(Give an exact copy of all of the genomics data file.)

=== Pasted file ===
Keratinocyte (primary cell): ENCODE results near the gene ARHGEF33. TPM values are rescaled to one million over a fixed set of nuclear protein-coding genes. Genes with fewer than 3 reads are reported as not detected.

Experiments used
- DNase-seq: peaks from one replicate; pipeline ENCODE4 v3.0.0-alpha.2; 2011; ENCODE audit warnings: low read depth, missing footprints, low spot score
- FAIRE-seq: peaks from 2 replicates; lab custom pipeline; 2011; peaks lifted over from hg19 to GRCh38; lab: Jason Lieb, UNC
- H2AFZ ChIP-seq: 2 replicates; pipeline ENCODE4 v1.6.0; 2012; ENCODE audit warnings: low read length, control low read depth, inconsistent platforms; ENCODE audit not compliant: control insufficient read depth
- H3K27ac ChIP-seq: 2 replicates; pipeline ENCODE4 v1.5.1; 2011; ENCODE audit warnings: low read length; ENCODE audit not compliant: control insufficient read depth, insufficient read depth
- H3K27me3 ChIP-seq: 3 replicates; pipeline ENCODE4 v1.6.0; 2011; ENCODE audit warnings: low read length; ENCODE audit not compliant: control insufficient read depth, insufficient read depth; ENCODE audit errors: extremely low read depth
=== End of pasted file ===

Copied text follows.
Keratinocyte (primary cell): ENCODE results near the gene ARHGEF33. TPM values are rescaled to one million over a fixed set of nuclear protein-coding genes. Genes with fewer than 3 reads are reported as not detected.

Experiments used
- DNase-seq: peaks from one replicate; pipeline ENCODE4 v3.0.0-alpha.2; 2011; ENCODE audit warnings: low read depth, missing footprints, low spot score
- FAIRE-seq: peaks from 2 replicates; lab custom pipeline; 2011; peaks lifted over from hg19 to GRCh38; lab: Jason Lieb, UNC
- H2AFZ ChIP-seq: 2 replicates; pipeline ENCODE4 v1.6.0; 2012; ENCODE audit warnings: low read length, control low read depth, inconsistent platforms; ENCODE audit not compliant: control insufficient read depth
- H3K27ac ChIP-seq: 2 replicates; pipeline ENCODE4 v1.5.1; 2011; ENCODE audit warnings: low read length; ENCODE audit not compliant: control insufficient read depth, insufficient read depth
- H3K27me3 ChIP-seq: 3 replicates; pipeline ENCODE4 v1.6.0; 2011; ENCODE audit warnings: low read length; ENCODE audit not compliant: control insufficient read depth, insufficient read depth; ENCODE audit errors: extremely low read depth